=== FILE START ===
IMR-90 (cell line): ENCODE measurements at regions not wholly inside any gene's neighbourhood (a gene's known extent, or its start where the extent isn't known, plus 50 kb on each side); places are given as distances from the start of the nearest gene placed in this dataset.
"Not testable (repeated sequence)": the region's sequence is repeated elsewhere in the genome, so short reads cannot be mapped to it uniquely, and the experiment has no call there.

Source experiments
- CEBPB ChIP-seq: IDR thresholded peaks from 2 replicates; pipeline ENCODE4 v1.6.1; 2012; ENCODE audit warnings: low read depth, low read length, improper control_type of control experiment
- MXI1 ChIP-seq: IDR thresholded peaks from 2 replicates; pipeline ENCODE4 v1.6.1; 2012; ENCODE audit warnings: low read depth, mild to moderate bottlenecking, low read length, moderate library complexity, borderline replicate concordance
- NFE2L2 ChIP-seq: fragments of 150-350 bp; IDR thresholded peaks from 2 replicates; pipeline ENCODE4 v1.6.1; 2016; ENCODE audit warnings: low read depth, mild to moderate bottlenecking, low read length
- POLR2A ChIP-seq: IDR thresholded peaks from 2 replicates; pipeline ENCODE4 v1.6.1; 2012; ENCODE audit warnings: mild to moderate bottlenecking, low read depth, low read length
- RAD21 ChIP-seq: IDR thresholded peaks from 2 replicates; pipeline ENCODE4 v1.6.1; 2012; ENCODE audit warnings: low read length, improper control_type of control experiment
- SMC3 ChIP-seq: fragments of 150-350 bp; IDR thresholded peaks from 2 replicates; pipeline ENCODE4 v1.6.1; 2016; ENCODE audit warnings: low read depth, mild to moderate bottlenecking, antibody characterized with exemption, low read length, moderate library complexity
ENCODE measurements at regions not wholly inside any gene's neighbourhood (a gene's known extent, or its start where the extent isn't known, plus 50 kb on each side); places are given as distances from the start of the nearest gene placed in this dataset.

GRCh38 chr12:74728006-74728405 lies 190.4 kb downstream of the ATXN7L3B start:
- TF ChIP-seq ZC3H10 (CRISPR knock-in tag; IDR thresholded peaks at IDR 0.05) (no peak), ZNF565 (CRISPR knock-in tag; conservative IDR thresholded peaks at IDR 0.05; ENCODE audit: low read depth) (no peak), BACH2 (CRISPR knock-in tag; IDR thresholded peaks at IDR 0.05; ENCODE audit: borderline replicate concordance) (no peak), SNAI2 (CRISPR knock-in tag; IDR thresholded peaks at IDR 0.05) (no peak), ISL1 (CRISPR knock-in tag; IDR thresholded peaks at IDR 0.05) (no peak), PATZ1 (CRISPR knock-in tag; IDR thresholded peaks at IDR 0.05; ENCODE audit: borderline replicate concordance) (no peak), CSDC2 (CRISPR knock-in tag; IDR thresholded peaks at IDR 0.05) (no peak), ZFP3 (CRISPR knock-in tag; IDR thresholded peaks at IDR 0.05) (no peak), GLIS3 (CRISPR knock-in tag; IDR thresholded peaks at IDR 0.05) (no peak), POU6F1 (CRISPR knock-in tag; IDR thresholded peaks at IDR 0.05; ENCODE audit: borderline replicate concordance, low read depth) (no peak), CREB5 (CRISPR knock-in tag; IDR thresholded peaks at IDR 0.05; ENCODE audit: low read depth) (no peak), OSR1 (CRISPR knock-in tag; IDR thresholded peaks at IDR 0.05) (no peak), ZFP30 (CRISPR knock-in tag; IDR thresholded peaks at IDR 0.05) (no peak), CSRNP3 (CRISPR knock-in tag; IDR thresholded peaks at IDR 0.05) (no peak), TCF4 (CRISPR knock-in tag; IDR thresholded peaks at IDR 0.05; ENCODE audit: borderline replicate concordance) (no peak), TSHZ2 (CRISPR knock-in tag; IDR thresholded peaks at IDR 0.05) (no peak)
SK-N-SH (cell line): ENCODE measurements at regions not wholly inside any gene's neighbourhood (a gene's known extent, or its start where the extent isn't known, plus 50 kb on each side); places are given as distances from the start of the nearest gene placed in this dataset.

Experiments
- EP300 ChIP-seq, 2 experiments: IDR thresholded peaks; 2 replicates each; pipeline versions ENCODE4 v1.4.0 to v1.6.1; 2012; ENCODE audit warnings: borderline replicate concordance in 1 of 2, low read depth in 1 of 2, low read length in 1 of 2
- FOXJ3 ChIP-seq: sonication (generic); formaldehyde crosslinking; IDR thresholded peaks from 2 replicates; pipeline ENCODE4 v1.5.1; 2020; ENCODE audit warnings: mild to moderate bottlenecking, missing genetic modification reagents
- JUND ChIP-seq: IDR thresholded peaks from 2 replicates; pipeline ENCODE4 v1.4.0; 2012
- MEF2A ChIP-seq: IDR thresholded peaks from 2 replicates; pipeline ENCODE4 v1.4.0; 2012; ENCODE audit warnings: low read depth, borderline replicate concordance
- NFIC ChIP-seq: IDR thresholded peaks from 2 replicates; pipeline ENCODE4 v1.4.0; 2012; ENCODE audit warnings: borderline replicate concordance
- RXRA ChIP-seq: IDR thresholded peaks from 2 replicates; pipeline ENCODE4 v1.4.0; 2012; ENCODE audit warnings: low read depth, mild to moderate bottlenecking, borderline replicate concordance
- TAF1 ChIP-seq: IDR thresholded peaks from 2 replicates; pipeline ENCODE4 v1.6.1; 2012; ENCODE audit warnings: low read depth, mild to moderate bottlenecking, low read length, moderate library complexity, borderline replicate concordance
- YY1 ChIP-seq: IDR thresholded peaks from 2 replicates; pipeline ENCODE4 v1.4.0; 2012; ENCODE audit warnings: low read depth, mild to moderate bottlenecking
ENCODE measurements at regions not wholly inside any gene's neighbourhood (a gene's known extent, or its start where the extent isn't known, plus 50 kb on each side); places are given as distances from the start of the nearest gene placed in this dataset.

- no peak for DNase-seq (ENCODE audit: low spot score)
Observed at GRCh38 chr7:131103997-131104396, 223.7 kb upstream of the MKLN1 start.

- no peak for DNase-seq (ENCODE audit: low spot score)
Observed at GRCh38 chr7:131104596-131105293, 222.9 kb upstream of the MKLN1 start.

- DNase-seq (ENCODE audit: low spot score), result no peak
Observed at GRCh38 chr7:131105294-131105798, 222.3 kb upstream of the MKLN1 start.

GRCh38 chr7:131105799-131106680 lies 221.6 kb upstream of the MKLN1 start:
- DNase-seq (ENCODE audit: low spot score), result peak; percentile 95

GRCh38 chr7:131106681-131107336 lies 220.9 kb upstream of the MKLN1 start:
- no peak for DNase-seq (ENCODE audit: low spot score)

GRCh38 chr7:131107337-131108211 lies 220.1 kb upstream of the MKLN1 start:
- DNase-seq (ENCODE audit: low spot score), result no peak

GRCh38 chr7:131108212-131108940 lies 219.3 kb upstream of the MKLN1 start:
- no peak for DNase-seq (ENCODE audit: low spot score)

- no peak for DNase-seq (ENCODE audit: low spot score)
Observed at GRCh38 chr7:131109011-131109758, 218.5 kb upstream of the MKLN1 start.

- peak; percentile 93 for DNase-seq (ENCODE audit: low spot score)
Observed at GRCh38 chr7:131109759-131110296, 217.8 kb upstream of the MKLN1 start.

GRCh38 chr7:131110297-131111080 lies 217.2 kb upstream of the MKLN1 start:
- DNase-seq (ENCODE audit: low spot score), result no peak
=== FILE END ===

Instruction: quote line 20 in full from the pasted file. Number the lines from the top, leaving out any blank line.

- RXRA ChIP-seq: IDR thresholded peaks from 2 replicates; pipeline ENCODE4 v1.4.0; 2012; ENCODE audit warnings: low read depth, mild to moderate bottlenecking, borderline replicate concordance